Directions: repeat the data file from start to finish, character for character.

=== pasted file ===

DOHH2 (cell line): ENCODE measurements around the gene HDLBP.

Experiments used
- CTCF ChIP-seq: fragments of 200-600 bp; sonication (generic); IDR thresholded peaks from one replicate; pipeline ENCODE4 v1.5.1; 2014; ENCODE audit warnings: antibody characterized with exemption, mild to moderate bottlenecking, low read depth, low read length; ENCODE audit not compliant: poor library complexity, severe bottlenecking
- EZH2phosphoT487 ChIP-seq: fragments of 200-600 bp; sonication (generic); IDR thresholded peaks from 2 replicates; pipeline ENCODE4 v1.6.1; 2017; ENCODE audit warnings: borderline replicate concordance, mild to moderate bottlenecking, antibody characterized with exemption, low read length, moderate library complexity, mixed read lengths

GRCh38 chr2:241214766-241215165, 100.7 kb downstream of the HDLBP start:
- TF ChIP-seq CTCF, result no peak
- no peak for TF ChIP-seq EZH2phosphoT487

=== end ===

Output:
DOHH2 (cell line): ENCODE measurements around the gene HDLBP.

Experiments used
- CTCF ChIP-seq: fragments of 200-600 bp; sonication (generic); IDR thresholded peaks from one replicate; pipeline ENCODE4 v1.5.1; 2014; ENCODE audit warnings: antibody characterized with exemption, mild to moderate bottlenecking, low read depth, low read length; ENCODE audit not compliant: poor library complexity, severe bottlenecking
- EZH2phosphoT487 ChIP-seq: fragments of 200-600 bp; sonication (generic); IDR thresholded peaks from 2 replicates; pipeline ENCODE4 v1.6.1; 2017; ENCODE audit warnings: borderline replicate concordance, mild to moderate bottlenecking, antibody characterized with exemption, low read length, moderate library complexity, mixed read lengths

GRCh38 chr2:241214766-241215165, 100.7 kb downstream of the HDLBP start:
- TF ChIP-seq CTCF, result no peak
- no peak for TF ChIP-seq EZH2phosphoT487